McALLEN — Volunteers with various nonprofits are helping some of the hardest hit residents recover from Hurricane Hanna as Hidalgo County waits for federal aid to arrive — and it might just be around the corner.

Hidalgo County has surpassed the threshold needed to qualify for individual assistance from the Federal Emergency Management Agency, Hidalgo County Emergency Management Coordinator Ricardo “Rick” Saldaña told commissioners court Tuesday.

That puts homeowners and businesses damaged during the hurricane one step closer to receiving financial assistance from FEMA. The agency’s Region 6 office and the Texas Division of Emergency Management are currently reviewing the damage assessment, which indicated Hidalgo County sustained approximately $4.7 million in damages, Saldaña said.

The agency requires at least 800 uninsured homes and businesses be destroyed or have major damage in order to trigger help. Last week, state and local officials said the county was far from that number, with only about 400 reported at the time.

Still, assessments continued throughout the week with the help of Texas military forces, local municipalities, county officials and self-reporting methods, and that number doubled.

“We have a total of 2,826 homes that have been self reported and/or submitted by municipalities and the county; 196 of those are destroyed homes and 606 (have) major damages, which is a total 802,” Saldanña said, noting the threshold was surpassed by two.

But public aid, which is given by FEMA to local government entities and certain nonprofits, is still a long ways away, he added.

Dee Chambless clears a wall of debris as workers from the Southern Baptist Convention of Texas Disaster Relief clear material from a home flooded by Hurricane Hanna on Wednesday in Edinburg. (Joel Martinez | jmartinez@themonitor.com)

“At the state level, we’re currently at $13.7 million — that’s between the 32 counties that were part of the state declaration,” Saldaña said about the combined damage. “We’re about $24 million short (of the threshold), but this (assessment) continues within all the counties.”

Hidalgo County officials, however, are still asking municipalities to continue updating their disaster summary outlines to increase the figure and trigger public aid.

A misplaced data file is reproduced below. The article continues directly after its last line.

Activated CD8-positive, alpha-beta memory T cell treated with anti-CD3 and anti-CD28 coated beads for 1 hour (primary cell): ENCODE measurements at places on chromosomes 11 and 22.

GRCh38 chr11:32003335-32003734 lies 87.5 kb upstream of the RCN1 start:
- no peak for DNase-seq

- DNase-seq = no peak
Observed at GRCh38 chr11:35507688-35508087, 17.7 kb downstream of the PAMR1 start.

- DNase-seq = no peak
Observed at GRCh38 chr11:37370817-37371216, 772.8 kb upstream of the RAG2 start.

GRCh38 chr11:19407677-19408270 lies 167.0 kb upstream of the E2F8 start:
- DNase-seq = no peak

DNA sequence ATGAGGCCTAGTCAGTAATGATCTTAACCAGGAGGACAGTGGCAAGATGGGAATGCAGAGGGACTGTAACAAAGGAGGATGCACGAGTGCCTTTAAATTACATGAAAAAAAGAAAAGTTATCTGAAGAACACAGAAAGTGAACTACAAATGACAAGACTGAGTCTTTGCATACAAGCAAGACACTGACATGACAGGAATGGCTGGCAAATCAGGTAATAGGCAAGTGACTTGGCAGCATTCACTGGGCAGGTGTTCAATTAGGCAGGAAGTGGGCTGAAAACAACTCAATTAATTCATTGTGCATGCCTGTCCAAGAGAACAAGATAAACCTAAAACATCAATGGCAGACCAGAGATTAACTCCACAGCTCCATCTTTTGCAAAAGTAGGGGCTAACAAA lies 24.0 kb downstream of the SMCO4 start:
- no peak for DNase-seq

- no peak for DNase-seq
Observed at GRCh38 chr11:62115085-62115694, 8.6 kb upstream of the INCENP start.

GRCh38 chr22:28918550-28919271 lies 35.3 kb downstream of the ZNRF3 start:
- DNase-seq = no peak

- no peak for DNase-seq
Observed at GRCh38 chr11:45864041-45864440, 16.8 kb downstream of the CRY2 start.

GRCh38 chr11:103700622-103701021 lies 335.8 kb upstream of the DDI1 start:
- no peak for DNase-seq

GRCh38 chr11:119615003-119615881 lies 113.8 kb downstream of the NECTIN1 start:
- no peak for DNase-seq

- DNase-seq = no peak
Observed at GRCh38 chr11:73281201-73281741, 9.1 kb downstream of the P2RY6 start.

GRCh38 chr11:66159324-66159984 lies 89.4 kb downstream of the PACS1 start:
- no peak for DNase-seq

“We are encouraging our municipal partners to continue submitting numbers of any businesses or residences that were severely impacted due to Hurricane Hanna, whether it be wind and/or flood damages,” he said.

Saldaña also said Hidalgo County is currently working with the nongovernmental organizations helping throughout the county.

“Currently, Southern Baptist…has already started muck and gutting. They’ve done about approximately 80 homes in our county,” he said. “Team Rubicon will be coming in within the next week or so. American Red Cross is currently doing assessments and also providing assistance to some of the residents of Hidalgo County in some shape, form or manner.”

His office is also in dialogue with other nonprofit organizations in hopes of luring more of them to the area to help residents in need.

“We continue working with the Food Bank of the Rio Grande Valley to do food distributions to those impacted areas,” Saldaña added.

Workers from the Southern Baptist Convention of Texas Disaster Relief clear material from a home flooded by Hurricane Hanna on Wednesday in Edinburg. (Joel Martinez | jmartinez@themonitor.com)

All dewatering operations have ceased and the pumps that were borrowed from the state should already be on their way to the Pharr office of the Texas Department of Transportation.

Brush pickup is also being managed by outside companies in three of the four county precincts, Saldaña said, but didn’t indicate which one is doing their own pickup.

“There is a lot of debris out on the road within our county and a lot of the municipalities,” Saldaña said.

Hidalgo County Precinct 1 Commissioner David Fuentes, whose precinct has been hit repeatedly by rain events in recent years, said it was imperative to get that resolved.

“Considering that we’re still in hurricane season, we need to try to get that debris out of the ditches and bar ditching along the side because that’s what allows water to flow,” he said. “And we don’t want that flooding to occur.”

Saldaña said the county and municipalities were already deploying crews to clean up.

“I appreciate all your help chief,” Fuentes told Saldaña. “And I know that this has been trying not only for COVID, but with the response to the hurricane as well.”